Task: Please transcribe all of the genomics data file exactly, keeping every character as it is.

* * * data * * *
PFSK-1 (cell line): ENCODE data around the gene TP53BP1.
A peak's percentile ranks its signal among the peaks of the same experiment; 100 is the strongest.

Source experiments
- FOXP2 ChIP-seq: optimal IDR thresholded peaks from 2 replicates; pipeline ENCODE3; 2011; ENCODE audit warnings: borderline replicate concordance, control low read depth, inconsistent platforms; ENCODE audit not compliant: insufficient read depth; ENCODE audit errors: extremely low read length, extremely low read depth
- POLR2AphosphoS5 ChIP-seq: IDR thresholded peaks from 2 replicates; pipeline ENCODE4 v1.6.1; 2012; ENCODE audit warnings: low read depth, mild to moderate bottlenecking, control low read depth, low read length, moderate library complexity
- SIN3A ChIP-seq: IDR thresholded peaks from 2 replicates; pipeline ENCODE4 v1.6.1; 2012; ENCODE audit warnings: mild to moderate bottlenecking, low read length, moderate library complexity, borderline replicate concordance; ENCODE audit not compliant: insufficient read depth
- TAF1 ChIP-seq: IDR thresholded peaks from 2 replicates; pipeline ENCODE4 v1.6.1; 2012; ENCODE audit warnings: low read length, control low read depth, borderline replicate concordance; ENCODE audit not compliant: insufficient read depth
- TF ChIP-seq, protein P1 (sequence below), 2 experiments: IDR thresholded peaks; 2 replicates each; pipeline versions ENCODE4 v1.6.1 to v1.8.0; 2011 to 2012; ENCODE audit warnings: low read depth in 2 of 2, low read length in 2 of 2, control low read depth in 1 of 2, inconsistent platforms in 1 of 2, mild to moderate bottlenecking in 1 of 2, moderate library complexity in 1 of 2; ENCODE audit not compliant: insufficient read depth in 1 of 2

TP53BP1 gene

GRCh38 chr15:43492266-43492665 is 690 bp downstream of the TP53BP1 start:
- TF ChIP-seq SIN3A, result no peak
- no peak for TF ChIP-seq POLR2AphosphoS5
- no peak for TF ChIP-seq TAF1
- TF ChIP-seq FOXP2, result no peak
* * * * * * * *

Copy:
PFSK-1 (cell line): ENCODE data around the gene TP53BP1.
A peak's percentile ranks its signal among the peaks of the same experiment; 100 is the strongest.

Source experiments
- FOXP2 ChIP-seq: optimal IDR thresholded peaks from 2 replicates; pipeline ENCODE3; 2011; ENCODE audit warnings: borderline replicate concordance, control low read depth, inconsistent platforms; ENCODE audit not compliant: insufficient read depth; ENCODE audit errors: extremely low read length, extremely low read depth
- POLR2AphosphoS5 ChIP-seq: IDR thresholded peaks from 2 replicates; pipeline ENCODE4 v1.6.1; 2012; ENCODE audit warnings: low read depth, mild to moderate bottlenecking, control low read depth, low read length, moderate library complexity
- SIN3A ChIP-seq: IDR thresholded peaks from 2 replicates; pipeline ENCODE4 v1.6.1; 2012; ENCODE audit warnings: mild to moderate bottlenecking, low read length, moderate library complexity, borderline replicate concordance; ENCODE audit not compliant: insufficient read depth
- TAF1 ChIP-seq: IDR thresholded peaks from 2 replicates; pipeline ENCODE4 v1.6.1; 2012; ENCODE audit warnings: low read length, control low read depth, borderline replicate concordance; ENCODE audit not compliant: insufficient read depth
- TF ChIP-seq, protein P1 (sequence below), 2 experiments: IDR thresholded peaks; 2 replicates each; pipeline versions ENCODE4 v1.6.1 to v1.8.0; 2011 to 2012; ENCODE audit warnings: low read depth in 2 of 2, low read length in 2 of 2, control low read depth in 1 of 2, inconsistent platforms in 1 of 2, mild to moderate bottlenecking in 1 of 2, moderate library complexity in 1 of 2; ENCODE audit not compliant: insufficient read depth in 1 of 2

TP53BP1 gene

GRCh38 chr15:43492266-43492665 is 690 bp downstream of the TP53BP1 start:
- TF ChIP-seq SIN3A, result no peak
- no peak for TF ChIP-seq POLR2AphosphoS5
- no peak for TF ChIP-seq TAF1
- TF ChIP-seq FOXP2, result no peak